Washington – Egypt clinched a deal with the US government last week to buy 20 advanced Lockheed Martin Corp F-16C/D fighter aircraft valued at $1.6 billion, the US Defense Department said Tuesday.
The first of the new batch, known as block 50/52, are expected to be delivered in early 2012, a spokesman for the Defense Security Cooperation Agency said.
The Pentagon told Congress in October that Egypt was seeking as many as 24 F-16C/D block 50/52 models. It said at the time the deal could be worth $3.2 billion, including base construction, support equipment and other hardware and services.
The US-Egyptian agreement was signed Dec. 23 and covered strictly the F-16s, associated equipment and logistical support, said Paul Ebner, the spokesman.
The rest of the possible arms package for Egypt was still subject to negotiations, he said.
The Egyptian embassy did not immediately return a call seeking comment on the reason for buying 20 F-16s rather than the 24 Cairo originally had requested.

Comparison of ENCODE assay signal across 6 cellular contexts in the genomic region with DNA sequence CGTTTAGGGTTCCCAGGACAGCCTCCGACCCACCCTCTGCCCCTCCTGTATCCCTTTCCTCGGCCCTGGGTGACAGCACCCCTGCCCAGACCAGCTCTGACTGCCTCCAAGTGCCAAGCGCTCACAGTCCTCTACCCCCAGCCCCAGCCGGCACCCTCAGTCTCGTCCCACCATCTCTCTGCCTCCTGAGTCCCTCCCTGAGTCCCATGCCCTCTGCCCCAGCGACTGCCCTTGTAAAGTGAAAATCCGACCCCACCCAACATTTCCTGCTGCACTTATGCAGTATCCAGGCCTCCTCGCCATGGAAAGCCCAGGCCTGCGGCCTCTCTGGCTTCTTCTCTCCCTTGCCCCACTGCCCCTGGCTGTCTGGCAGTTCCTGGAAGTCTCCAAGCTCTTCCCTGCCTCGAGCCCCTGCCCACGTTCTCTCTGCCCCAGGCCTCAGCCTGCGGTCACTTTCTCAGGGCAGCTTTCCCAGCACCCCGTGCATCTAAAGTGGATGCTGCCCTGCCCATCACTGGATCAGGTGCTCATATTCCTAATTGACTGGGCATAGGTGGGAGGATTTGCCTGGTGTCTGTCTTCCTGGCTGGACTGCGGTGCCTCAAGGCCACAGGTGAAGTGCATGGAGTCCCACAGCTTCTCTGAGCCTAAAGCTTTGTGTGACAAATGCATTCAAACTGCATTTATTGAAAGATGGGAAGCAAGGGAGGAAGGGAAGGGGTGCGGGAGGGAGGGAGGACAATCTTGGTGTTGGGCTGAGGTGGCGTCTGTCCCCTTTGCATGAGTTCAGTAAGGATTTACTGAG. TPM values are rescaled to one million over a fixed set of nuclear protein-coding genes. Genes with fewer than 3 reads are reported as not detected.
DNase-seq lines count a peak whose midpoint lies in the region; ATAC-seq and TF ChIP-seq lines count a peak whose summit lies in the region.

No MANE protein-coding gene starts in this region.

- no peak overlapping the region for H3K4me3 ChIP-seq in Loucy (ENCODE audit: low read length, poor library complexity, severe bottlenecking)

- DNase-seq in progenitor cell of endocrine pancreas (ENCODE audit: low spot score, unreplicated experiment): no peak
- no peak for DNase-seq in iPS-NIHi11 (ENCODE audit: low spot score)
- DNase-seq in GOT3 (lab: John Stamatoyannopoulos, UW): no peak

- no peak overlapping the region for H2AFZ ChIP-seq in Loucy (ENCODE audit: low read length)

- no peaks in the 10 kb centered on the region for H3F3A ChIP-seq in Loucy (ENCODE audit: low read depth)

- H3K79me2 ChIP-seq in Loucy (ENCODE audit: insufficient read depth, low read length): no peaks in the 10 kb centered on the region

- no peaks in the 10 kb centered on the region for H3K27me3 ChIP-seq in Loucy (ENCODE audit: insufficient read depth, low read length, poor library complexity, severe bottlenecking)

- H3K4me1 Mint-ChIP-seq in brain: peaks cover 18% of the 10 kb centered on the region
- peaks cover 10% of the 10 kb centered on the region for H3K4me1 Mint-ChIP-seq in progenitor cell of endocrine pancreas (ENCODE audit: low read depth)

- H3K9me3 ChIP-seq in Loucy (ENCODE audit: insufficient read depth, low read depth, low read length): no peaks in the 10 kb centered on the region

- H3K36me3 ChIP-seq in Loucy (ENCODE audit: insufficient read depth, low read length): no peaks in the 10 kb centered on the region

George Standridge, Lockheed Aeronautics’ vice president for business development, said in a telephone interview that Lockheed now awaits a US government contract for the addition to Egypt’s existing F-16 fleet.
Former President George W. Bush’s administration is widely reported to have withheld updated F-16s and certain other advanced weapons because of Egypt’s human rights record and democracy issues, as well as out of concern for maintaining Israel’s qualitative military edge.
Egypt has been flying the F-16 since 1982. It has received 220 of them, after decades of chiefly using military hardware built by the former Soviet Union.
The new agreement marks the 53rd time an F-16 customer has returned for a new batch, said Joe Stout, a Lockheed spokesman.
Last week, Lockheed was awarded an $841.8 million contract to continue building 24 new F-16C/D Block 52 fighters for Morocco, the 25th nation to buy the F-16, the world’s most widely flown fighter.
The administration of President Barack Obama told Congress in October that the F-16 sale would greatly enhance Egypt’s "interoperability" with U.S. forces.
This would make it a more valuable partner in the Middle East as well as support Egypt’s own self-defense needs, the security cooperation agency said.